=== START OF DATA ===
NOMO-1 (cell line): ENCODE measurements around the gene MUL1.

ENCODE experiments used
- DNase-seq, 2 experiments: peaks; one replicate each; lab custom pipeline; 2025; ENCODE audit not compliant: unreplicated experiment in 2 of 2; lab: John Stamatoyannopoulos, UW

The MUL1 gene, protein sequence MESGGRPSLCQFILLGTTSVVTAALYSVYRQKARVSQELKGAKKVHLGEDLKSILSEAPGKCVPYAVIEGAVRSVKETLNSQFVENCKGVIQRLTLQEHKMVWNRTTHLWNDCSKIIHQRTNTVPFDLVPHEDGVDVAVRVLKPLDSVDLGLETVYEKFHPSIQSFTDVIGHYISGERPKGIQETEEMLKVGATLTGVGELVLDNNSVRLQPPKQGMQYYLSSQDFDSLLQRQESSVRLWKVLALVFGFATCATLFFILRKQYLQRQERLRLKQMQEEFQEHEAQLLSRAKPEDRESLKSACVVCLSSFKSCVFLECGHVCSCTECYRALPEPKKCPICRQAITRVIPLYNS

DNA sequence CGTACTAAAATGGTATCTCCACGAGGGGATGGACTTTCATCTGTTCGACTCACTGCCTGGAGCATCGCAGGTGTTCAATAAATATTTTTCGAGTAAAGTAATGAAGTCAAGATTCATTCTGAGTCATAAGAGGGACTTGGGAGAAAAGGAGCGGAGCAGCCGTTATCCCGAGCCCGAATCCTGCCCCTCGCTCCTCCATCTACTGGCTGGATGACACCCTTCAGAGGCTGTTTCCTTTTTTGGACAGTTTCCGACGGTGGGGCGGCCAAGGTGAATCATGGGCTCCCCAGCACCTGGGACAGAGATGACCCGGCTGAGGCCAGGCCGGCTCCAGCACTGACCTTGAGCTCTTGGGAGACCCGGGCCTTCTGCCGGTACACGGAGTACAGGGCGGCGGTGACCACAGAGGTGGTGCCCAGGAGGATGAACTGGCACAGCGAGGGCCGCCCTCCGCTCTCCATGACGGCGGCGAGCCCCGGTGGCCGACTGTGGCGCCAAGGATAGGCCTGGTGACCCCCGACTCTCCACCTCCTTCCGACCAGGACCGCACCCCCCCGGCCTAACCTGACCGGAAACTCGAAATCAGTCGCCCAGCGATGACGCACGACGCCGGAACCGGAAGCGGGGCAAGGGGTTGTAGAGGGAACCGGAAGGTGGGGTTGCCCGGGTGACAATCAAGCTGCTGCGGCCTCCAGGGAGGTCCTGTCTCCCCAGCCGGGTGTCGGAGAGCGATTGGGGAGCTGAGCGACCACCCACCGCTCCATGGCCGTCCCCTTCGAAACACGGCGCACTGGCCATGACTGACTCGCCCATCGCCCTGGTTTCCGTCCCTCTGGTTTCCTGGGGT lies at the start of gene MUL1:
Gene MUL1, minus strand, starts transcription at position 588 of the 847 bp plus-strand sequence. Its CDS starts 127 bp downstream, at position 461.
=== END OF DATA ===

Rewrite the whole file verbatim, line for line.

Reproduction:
NOMO-1 (cell line): ENCODE measurements around the gene MUL1.

ENCODE experiments used
- DNase-seq, 2 experiments: peaks; one replicate each; lab custom pipeline; 2025; ENCODE audit not compliant: unreplicated experiment in 2 of 2; lab: John Stamatoyannopoulos, UW

The MUL1 gene, protein sequence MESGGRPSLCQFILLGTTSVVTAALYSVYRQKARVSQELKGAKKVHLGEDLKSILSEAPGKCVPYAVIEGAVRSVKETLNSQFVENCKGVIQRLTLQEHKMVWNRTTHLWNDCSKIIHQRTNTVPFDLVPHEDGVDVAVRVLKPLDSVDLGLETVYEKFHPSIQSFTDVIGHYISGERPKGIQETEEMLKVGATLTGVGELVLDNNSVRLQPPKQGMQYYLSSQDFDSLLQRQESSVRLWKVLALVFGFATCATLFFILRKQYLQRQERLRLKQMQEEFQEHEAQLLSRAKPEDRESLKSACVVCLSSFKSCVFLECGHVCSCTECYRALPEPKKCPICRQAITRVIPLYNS

DNA sequence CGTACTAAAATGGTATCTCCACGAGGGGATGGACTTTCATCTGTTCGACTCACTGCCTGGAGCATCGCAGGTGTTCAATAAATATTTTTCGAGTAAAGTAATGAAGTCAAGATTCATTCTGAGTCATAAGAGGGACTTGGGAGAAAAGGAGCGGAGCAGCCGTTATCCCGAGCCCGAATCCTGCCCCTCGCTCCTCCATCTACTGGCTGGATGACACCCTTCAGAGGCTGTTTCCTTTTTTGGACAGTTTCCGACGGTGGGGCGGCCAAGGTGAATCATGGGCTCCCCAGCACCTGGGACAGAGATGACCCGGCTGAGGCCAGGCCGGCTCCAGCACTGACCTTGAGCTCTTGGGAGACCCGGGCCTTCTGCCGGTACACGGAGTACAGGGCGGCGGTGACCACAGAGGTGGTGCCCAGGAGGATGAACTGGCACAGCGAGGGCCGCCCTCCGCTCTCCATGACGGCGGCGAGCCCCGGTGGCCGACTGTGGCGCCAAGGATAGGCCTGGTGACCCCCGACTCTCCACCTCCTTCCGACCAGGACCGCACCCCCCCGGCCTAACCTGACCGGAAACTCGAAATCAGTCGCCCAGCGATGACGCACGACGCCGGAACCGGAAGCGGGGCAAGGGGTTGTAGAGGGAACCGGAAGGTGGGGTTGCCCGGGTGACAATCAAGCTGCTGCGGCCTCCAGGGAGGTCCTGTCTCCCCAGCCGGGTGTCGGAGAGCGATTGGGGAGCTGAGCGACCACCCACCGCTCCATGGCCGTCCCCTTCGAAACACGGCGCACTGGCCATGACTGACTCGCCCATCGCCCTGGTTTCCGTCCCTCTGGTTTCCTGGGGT lies at the start of gene MUL1:
Gene MUL1, minus strand, starts transcription at position 588 of the 847 bp plus-strand sequence. Its CDS starts 127 bp downstream, at position 461.